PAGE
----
I’ve dealt with similar problems with wireless carriers, and unfortunately, their systems are designed to zero out any bonuses or incentives. They also make it difficult for an employee to add the credits back. Usually, it takes the specialized knowledge or a supervisor’s access level to do that. In other words, someone couldn’t just flip a switch to fix this. (Related: I returned two iPhones. So where is my AT&T refund?)

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What to do if AT&T cancels your account by mistake

An accidental account termination can be a frustrating surprise. But you can resolve the problem — and get your account back. (Related: We lost our house in a fire, so why is AT&T sending us a phone bill?)

Contact AT&T immediately

The sooner you reach out, the easier it is to reverse the mistake. Call AT&T’s customer service department and explain the situation. Be sure to have your account information readily available. (Related: This AT&T phone never worked. Why are they sending me to a collection agency?)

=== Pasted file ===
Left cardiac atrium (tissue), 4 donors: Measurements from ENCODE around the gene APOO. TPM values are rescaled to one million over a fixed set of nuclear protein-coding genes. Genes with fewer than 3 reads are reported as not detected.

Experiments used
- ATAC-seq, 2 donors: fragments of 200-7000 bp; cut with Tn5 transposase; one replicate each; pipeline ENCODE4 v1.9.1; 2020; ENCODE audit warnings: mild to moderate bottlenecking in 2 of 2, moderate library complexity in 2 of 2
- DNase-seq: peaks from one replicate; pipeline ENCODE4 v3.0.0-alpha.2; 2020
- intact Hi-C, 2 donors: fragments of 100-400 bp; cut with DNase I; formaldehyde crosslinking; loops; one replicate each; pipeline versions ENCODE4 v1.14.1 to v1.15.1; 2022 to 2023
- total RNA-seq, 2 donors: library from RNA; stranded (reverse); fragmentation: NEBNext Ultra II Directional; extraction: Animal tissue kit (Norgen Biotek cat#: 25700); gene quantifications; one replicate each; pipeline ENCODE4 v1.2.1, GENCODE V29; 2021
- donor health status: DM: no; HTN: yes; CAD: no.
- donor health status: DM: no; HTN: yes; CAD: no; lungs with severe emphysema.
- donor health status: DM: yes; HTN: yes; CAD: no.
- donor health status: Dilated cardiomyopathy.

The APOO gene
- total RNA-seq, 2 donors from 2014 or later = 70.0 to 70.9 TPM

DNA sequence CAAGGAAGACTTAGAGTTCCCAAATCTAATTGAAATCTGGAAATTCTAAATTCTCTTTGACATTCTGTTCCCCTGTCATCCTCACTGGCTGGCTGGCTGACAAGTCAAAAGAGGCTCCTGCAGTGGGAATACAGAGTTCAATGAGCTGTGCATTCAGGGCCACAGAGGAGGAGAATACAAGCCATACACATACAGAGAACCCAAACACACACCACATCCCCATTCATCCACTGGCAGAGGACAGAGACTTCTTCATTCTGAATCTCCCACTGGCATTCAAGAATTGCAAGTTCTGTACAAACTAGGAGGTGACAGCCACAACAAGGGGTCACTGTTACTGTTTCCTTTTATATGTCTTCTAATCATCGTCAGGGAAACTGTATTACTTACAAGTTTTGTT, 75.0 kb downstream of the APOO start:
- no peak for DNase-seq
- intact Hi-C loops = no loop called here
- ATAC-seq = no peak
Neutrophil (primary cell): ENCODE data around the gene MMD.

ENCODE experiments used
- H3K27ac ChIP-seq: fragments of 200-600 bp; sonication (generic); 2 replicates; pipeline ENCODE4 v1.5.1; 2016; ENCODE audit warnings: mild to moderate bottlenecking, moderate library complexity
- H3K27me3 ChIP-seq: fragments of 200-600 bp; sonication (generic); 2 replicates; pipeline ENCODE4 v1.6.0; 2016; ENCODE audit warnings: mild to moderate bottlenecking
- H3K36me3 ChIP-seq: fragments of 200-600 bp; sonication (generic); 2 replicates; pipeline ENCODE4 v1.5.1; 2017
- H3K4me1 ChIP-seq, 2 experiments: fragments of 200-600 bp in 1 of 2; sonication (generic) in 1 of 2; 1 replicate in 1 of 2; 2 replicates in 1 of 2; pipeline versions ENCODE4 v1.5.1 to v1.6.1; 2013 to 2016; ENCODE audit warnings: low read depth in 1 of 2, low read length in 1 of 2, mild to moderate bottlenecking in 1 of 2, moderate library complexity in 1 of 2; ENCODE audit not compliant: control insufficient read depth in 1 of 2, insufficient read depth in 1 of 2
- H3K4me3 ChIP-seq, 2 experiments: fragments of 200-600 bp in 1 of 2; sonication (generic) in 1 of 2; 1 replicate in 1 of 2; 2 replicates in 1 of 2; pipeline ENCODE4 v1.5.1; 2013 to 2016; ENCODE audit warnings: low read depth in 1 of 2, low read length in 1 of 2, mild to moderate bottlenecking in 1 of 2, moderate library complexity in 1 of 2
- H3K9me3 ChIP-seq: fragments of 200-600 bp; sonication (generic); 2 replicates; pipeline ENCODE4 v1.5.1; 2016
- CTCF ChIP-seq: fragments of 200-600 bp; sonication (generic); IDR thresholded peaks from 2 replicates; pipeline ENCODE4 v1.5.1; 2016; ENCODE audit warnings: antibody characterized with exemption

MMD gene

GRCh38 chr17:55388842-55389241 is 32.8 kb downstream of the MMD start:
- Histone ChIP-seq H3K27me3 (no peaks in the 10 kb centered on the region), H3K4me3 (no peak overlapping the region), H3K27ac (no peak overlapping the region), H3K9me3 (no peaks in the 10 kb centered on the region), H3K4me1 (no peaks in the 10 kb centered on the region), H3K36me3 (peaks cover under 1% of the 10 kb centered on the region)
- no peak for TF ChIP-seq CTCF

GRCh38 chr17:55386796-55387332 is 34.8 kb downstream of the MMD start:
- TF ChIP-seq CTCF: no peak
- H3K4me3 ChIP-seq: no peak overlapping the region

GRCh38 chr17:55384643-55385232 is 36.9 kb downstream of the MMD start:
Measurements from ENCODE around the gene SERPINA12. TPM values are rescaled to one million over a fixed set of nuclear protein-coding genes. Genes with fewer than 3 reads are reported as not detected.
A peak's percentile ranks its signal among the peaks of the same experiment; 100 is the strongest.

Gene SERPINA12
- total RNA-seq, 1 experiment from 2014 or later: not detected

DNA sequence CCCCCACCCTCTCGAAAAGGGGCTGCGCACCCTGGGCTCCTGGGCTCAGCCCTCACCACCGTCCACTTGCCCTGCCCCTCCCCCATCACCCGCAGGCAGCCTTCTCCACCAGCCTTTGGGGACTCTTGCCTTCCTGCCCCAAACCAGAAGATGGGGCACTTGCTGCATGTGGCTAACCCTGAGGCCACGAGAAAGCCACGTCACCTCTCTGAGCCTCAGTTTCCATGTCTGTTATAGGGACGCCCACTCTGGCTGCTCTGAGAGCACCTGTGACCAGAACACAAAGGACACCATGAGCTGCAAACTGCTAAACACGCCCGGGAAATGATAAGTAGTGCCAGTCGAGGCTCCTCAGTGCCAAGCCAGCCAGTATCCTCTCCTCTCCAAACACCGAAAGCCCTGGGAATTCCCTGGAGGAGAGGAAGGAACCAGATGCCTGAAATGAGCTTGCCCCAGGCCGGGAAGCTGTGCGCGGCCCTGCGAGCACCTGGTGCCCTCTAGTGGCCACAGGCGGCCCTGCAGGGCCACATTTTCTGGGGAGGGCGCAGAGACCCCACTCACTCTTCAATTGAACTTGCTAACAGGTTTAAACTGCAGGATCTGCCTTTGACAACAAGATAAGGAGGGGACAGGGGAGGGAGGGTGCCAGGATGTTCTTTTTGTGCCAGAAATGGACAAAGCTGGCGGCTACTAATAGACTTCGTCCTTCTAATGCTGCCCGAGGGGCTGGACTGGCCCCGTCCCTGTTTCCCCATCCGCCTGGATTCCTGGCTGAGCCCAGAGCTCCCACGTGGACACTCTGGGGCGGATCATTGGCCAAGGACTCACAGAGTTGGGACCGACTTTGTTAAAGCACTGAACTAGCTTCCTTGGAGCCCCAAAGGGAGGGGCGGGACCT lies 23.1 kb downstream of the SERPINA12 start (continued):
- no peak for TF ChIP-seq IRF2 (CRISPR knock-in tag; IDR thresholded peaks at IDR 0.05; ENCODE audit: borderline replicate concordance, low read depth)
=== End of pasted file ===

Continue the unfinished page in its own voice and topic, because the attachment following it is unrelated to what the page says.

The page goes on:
Make sure you can prove it’s your account

In extreme cases, AT&T may delete data relating to your account. So have documentation like your account number, billing statement, or a copy of your contract. It can help expedite the verification process. (Here’s our guide to resolving your consumer problem.)

Get the reason why AT&T canceled

AT&T should be able to explain why it deactivated your account. This could be due to a billing issue, system error, or a human mistake. Reasons matter, especially if you’re asking for a credit.